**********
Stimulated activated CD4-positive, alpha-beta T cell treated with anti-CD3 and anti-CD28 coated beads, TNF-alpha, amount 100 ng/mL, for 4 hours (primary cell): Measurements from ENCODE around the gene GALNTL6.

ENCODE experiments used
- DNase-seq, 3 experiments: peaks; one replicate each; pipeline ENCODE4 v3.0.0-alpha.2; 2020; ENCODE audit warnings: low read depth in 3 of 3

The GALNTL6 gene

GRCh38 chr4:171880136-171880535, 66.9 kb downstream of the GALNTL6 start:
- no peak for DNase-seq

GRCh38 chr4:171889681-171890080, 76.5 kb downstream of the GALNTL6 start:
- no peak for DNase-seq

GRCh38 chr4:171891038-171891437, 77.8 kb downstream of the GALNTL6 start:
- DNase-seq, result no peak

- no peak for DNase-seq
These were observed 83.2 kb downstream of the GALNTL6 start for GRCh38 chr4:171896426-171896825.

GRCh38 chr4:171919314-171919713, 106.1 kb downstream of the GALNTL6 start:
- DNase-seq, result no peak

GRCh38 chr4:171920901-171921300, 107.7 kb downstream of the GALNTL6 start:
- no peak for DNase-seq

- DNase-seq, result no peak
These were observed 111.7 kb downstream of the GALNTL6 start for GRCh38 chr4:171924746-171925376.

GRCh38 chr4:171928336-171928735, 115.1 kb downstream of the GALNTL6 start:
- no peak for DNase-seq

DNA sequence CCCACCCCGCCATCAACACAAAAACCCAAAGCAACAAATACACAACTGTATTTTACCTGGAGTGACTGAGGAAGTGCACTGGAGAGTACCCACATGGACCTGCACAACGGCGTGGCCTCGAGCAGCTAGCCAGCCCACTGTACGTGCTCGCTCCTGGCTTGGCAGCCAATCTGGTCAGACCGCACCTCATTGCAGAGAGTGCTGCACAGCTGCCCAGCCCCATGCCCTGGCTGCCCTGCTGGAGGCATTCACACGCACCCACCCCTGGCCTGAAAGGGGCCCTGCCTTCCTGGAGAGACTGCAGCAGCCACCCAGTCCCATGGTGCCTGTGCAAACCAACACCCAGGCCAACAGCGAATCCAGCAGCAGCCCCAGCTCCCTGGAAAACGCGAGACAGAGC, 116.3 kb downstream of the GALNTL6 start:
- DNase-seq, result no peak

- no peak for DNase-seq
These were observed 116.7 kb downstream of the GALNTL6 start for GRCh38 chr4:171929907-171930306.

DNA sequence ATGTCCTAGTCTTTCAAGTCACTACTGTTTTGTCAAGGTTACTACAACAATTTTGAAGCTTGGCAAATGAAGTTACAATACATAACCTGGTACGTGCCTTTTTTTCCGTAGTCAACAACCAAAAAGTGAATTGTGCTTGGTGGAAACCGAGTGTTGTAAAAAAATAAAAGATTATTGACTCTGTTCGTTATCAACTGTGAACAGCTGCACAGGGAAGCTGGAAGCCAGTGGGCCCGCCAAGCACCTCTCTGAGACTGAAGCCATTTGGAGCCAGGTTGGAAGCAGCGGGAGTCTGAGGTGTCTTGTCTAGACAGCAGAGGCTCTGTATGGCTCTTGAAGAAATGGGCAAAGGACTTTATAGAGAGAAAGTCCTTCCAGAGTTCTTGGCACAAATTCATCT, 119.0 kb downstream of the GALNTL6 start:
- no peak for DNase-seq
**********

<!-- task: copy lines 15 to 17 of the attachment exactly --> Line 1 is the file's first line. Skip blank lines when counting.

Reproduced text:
GRCh38 chr4:171920901-171921300, 107.7 kb downstream of the GALNTL6 start:
- no peak for DNase-seq

- DNase-seq, result no peak